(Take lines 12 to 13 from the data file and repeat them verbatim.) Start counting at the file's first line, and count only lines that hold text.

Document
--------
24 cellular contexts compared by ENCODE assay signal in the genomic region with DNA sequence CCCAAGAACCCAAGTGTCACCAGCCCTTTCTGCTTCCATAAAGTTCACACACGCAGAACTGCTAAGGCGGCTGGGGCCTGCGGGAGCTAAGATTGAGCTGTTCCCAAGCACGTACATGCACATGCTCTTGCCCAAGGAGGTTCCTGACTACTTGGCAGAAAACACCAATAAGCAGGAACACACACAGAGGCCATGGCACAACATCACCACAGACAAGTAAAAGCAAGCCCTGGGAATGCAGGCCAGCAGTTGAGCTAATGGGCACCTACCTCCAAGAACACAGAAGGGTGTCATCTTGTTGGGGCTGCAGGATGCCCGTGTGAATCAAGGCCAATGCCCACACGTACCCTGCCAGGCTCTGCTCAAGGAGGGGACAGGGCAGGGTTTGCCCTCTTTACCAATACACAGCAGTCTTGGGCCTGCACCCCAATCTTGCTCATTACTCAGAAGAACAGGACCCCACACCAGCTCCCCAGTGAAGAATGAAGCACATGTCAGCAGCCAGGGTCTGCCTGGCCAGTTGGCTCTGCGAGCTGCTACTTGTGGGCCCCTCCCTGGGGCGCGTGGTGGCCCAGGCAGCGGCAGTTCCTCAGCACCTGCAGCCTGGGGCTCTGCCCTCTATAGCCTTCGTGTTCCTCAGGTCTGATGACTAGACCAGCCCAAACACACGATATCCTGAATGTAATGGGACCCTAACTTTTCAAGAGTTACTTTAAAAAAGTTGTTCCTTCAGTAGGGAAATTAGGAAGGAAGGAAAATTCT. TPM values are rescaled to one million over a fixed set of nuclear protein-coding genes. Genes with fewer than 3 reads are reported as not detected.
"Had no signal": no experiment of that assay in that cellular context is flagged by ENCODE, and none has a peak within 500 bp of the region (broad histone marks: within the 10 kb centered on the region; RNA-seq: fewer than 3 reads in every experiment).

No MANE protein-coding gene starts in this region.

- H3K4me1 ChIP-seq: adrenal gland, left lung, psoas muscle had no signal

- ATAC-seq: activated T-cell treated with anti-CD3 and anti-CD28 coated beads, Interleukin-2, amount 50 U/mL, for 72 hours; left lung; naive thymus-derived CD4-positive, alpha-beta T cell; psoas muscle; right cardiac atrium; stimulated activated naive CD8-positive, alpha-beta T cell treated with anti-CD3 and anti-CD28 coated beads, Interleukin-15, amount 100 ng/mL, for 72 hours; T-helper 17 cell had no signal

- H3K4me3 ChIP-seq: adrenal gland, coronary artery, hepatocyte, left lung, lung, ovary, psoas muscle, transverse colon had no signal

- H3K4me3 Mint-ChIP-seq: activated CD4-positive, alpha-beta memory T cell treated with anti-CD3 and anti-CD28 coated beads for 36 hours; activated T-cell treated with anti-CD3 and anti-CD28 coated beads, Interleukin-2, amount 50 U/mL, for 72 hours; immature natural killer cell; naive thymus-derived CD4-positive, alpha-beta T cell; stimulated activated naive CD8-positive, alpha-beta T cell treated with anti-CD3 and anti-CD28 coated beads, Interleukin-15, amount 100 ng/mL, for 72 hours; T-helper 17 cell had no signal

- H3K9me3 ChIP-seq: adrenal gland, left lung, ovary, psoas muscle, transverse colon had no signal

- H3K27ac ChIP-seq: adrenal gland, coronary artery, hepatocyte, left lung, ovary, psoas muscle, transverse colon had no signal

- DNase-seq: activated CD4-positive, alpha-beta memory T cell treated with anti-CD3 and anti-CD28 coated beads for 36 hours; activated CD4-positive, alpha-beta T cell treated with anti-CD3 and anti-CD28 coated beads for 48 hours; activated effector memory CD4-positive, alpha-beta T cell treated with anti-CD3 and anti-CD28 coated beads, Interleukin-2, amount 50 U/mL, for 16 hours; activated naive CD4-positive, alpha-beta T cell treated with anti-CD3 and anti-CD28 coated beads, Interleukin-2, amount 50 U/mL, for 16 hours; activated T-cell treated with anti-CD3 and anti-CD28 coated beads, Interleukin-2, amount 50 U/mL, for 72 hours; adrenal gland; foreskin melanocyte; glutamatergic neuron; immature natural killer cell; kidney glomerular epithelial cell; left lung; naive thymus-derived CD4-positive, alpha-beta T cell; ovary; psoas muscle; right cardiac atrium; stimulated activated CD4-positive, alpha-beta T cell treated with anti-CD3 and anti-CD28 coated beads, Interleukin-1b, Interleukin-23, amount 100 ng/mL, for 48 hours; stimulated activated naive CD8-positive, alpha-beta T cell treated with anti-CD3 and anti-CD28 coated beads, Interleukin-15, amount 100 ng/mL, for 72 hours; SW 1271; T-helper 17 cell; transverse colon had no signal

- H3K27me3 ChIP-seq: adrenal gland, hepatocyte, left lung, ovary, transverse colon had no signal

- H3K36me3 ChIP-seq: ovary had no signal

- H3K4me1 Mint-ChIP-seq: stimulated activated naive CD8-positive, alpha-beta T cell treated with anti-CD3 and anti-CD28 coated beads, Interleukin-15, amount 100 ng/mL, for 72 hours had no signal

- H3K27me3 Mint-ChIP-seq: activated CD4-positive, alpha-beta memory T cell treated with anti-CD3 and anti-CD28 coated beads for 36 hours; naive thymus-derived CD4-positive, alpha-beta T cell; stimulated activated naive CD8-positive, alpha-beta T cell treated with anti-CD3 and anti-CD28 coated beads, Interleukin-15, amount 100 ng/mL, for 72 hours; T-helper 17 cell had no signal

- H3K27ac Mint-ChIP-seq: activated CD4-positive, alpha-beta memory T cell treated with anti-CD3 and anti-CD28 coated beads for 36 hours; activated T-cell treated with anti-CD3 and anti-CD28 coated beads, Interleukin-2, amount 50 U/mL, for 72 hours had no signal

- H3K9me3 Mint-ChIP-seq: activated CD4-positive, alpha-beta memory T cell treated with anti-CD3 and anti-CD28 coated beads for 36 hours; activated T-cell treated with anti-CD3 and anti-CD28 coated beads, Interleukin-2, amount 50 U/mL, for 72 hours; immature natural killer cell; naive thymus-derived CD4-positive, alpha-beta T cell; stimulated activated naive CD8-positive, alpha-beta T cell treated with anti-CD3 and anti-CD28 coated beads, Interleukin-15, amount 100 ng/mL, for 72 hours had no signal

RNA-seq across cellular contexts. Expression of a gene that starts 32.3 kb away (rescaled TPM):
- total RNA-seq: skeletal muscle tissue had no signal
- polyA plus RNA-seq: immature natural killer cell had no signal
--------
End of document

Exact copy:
- H3K36me3 ChIP-seq: ovary had no signal

- H3K4me1 Mint-ChIP-seq: stimulated activated naive CD8-positive, alpha-beta T cell treated with anti-CD3 and anti-CD28 coated beads, Interleukin-15, amount 100 ng/mL, for 72 hours had no signal